No. of Recommendations: 0
I have heard two schools of thought about paying off credit cards...

One says pay the toughest one off first, because you dont want to carry the interest with you constantly

The other says pay all the small ones first. You get a nice psychological feeling dumping one card (And doing the happy dance)

I have flip-flopped over the two schools of thought. First, I started paying the smaller bill, but then I decided to pay the larger bill first. I've made a dent in it, but not as much as If I were to make a dent in the smaller card.

Which method do you follow and why? Should I pay off my smaller bills first, or to pick away at the larger ones?

Flip Flopping Fool
tsmitche
Print the post Back To Top
No. of Recommendations: 0
<<I have flip-flopped over the two schools of thought. First, I started paying the smaller bill, but then I
decided to pay the larger bill first. I've made a dent in it, but not as much as If I were to make a
dent in the smaller card. >>

I also went back and forth over which method to choose. Warm fuzzies weren't a big deal to me, but less hassle and time, as mentioned before, was. What I finally did:

1) I figured out exactly how much money I could put toward debt each month and divided it in half.

2) I send half to the highest interest debt - this was also my biggest balance, a car loan and 19% (spotty credit left few options).

3) I use the other half for the snowball method on my smaller debts.

It's working out pretty good for us. We should be out of debt, except for student loans, by my birthday in November (just in time to have that cash to avoid the Christmas credit card temptations).

Good luck!

tammy
Print the post Back To Top
No. of Recommendations: 0
I have heard two schools of thought about paying off credit cards...

One says pay the toughest one off first, because you dont want to carry the interest with you
constantly

The other says pay all the small ones first. You get a nice psychological feeling dumping one
card (And doing the happy dance)
...
Which method do you follow and why? Should I pay off my smaller bills first, or to pick
away at the larger ones?


You've answered why. And only you can choose which is better for you.

Print the post Back To Top
No. of Recommendations: 1
I've done a kind of combination of the two. I have a Citibank that I had a few charges on. It charges about 15% for purchases, and 3.9% on transfers. I'm going to have it paid off this month. Next month I'll be transferring $2000 from my 20% Discover to the Citibank to take advantage of the 3.9%. I'll also be sending Discover my regular payment of $200, so it'll really be getting a double whammy. It's still going to take a while to pay off the rest of the Discover, but I'm trying to play the transfer game as much as possible.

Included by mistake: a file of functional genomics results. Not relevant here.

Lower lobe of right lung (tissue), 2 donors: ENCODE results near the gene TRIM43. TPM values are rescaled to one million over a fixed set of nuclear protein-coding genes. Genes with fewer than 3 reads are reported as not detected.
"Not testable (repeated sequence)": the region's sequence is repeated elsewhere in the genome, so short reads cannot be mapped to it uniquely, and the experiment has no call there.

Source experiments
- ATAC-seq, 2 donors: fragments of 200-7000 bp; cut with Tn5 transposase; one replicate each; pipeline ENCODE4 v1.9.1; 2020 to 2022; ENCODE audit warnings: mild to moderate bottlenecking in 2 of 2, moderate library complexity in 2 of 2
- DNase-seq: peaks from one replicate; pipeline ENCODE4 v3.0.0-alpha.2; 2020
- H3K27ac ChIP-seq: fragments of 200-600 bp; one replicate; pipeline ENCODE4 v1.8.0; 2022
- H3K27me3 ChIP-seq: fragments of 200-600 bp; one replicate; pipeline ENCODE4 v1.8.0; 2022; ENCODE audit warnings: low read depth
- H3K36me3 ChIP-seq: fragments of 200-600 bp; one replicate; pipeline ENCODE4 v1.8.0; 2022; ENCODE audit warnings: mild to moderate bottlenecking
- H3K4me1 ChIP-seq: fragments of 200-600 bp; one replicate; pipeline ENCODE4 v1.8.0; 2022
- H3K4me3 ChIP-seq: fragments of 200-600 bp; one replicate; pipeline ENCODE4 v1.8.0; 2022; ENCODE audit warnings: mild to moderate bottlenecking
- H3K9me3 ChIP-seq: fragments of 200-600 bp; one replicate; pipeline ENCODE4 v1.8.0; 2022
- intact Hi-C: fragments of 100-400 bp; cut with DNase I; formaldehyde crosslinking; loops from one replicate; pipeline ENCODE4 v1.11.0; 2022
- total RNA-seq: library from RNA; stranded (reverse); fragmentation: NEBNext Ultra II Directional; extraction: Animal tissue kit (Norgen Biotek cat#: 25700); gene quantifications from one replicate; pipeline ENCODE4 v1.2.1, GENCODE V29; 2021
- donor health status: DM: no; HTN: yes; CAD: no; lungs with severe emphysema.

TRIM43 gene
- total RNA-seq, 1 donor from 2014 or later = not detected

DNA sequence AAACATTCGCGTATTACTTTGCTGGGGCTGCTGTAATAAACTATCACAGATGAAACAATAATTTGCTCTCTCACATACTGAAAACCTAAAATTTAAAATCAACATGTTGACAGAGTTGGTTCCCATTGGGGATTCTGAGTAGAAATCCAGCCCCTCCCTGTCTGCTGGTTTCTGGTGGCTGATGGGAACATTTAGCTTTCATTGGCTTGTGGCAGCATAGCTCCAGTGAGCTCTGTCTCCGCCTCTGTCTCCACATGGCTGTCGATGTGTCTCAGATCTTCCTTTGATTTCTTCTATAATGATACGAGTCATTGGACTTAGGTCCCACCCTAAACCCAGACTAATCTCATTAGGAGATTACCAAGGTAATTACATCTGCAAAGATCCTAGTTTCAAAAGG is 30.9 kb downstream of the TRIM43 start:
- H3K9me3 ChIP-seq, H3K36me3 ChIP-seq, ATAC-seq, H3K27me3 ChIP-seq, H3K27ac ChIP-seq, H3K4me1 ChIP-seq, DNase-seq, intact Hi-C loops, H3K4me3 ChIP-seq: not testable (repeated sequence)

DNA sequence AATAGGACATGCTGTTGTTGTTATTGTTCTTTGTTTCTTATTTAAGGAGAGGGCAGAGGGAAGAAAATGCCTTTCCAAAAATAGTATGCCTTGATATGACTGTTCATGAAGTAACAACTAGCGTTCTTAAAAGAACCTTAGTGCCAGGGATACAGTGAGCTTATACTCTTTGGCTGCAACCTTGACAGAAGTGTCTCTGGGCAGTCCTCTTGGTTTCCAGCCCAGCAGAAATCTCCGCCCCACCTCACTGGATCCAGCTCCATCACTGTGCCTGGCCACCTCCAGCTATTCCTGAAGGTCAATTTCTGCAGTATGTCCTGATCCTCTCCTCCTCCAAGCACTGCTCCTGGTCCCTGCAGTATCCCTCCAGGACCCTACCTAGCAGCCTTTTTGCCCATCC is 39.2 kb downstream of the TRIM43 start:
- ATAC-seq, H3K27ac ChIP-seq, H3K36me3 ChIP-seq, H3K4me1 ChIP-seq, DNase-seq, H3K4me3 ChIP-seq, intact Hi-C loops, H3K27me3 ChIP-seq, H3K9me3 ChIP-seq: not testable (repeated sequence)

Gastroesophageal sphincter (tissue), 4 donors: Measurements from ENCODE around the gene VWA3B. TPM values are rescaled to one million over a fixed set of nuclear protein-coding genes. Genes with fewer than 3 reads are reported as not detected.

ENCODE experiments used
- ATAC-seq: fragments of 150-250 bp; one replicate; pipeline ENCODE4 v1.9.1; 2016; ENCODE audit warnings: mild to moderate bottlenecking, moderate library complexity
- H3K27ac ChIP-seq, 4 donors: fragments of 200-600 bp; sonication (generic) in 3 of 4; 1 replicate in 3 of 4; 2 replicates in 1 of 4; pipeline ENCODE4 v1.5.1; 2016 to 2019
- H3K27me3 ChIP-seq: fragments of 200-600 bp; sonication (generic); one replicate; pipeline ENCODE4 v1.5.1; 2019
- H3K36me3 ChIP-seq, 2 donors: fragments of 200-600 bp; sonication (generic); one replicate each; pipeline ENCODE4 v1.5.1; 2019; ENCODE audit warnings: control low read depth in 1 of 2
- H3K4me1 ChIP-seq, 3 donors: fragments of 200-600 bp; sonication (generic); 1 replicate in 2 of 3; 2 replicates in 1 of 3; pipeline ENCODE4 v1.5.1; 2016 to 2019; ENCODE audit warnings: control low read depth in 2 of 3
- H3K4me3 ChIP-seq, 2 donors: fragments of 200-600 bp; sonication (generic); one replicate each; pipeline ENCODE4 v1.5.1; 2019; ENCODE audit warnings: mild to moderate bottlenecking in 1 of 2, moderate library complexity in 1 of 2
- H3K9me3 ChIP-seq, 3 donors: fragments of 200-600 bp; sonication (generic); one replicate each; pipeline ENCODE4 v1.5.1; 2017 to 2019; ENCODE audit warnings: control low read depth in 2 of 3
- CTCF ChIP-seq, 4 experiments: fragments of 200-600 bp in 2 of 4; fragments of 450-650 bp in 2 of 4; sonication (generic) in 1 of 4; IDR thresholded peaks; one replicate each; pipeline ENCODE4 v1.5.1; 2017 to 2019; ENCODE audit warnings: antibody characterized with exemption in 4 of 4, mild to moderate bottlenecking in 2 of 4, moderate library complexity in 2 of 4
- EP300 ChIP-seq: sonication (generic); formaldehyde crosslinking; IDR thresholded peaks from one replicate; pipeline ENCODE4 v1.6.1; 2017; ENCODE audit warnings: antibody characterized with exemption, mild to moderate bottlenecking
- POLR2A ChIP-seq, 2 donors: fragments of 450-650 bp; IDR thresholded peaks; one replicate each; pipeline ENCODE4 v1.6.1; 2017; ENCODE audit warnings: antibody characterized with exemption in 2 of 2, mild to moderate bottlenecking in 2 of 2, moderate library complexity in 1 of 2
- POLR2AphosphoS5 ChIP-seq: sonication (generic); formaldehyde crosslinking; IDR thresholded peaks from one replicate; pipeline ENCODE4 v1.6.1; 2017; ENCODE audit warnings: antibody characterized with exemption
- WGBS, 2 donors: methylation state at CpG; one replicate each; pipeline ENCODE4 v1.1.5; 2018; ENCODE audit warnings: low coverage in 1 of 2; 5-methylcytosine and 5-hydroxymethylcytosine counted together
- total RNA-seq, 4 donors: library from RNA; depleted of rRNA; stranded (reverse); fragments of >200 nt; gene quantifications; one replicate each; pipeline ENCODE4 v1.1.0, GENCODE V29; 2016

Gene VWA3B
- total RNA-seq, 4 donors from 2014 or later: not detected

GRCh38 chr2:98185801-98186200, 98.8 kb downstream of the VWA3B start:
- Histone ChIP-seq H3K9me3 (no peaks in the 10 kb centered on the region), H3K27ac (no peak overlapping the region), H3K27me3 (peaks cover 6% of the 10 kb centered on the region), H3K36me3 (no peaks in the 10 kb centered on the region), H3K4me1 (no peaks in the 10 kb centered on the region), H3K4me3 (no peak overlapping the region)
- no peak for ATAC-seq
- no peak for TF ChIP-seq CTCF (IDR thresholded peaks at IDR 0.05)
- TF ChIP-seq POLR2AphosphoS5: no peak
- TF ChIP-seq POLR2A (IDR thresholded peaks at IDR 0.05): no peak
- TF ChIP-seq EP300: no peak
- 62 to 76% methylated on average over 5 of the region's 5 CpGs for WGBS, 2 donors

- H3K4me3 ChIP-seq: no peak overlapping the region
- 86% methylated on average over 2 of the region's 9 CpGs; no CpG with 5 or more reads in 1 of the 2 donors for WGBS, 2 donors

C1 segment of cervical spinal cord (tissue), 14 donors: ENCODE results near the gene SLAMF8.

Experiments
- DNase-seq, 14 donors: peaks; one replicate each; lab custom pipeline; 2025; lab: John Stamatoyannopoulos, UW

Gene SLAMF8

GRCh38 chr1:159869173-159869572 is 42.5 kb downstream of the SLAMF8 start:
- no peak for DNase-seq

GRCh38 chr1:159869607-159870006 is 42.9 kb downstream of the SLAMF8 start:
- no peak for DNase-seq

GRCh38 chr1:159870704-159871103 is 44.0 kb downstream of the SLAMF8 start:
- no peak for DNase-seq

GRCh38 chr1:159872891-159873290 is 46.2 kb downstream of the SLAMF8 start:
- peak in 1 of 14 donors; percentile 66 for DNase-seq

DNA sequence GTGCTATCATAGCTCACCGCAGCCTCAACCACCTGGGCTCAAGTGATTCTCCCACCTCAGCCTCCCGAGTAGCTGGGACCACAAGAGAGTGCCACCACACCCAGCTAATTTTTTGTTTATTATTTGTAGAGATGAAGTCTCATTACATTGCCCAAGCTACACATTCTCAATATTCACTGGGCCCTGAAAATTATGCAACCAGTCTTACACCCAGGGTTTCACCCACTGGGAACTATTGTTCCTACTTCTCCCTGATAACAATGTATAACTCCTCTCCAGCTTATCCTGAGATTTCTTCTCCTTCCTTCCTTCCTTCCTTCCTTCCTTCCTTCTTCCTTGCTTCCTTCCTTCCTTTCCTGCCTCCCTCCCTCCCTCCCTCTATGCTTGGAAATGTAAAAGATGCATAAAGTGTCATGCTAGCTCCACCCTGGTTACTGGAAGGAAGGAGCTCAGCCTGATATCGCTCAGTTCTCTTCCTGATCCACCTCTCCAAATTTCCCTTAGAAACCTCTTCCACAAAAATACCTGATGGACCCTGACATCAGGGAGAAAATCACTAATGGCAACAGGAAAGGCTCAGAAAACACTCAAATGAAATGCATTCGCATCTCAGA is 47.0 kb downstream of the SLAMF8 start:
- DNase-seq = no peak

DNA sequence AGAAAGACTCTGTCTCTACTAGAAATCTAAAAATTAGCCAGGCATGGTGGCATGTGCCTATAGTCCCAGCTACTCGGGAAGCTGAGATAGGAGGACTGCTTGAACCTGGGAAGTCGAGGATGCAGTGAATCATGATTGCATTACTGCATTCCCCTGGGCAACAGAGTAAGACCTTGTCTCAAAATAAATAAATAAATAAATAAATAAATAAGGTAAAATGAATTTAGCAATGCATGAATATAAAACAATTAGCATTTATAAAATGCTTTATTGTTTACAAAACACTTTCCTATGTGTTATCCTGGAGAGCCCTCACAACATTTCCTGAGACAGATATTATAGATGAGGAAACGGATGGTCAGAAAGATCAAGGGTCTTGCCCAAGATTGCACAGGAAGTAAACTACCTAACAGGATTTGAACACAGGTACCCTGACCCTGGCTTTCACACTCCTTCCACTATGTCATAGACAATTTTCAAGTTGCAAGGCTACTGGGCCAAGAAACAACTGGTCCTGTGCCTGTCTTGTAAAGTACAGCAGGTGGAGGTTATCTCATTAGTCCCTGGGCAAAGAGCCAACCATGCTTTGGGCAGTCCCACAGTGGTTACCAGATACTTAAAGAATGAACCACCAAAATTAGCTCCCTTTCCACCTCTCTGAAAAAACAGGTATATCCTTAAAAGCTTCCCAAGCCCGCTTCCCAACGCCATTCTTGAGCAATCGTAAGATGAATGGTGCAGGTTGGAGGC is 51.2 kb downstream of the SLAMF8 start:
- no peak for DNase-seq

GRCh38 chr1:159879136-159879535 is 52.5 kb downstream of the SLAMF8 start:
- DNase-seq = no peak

I figured out that transferring the $2000 from 20% to 3.9% takes about 6-8 months off of my total payoff time. Isn't that just crazy?

Chugging along,
AstridS
Print the post Back To Top
No. of Recommendations: 0
First and foremost, let me state, debt is debt. Large bills, small bills and medium sized bills wipe them all out. Which one you do first, is entirely up to you and will be based on your personality.

Being one to lean towards Psychology, I favor knocking off the little ones first (that and I love to dance). I do need that sense of accomplishment, but I will admit, it's not for everyone.

Logic and number crunching dictate, knocking off the one with the highest interest rate or the largest one (with luck they aren't one in the same). This keeps you from lining the creditors pockets more than is necessary.

To each their own, for in the end, the result is the same. With your very own Happy Dance, and a sense of accomplishment to boot.

Best of luck
~Adam
Peace
Print the post Back To Top
No. of Recommendations: 0
I am the reluctant husband. I prefer that we pay the largest interest credit cards first. The same psychological good feeling can be derived by graphing or charting the decrease in the total debt owed month to month. The logic of paying off the largest interest debt is obvious. Good luck in whatever decision you make.

Alliethefool's reluctant husband
Print the post Back To Top
No. of Recommendations: 0
I say pay on the higher interest loans first (makes the most financial sense), unless you can pay off the smaller balance loan in 6 months or less (still feels good to knock those little buggers off!!)

Allen

P.S. A friend of mine said to me recently (jokingly) that when he finally gets out of debt, he's going to throw such a huge party he'll have to spend another year paying it off!!
Print the post Back To Top
No. of Recommendations: 0
P.S. A friend of mine said to me recently (jokingly) that when he finally gets out of debt, he's going to throw such a huge party he'll have to spend another year paying it off!!

Heh. But, after you get out of debt you deserve a celebration - what are some ways of celebrating without getting into debt? The Happy Dance is a good start, but what else?
Print the post Back To Top
No. of Recommendations: 0
Regarding #10971, Pot Luck. This was a custom at my school for Ph.D. parties. The Doctor paid for most of it, but everybody brought something.
Print the post Back To Top
Advertisement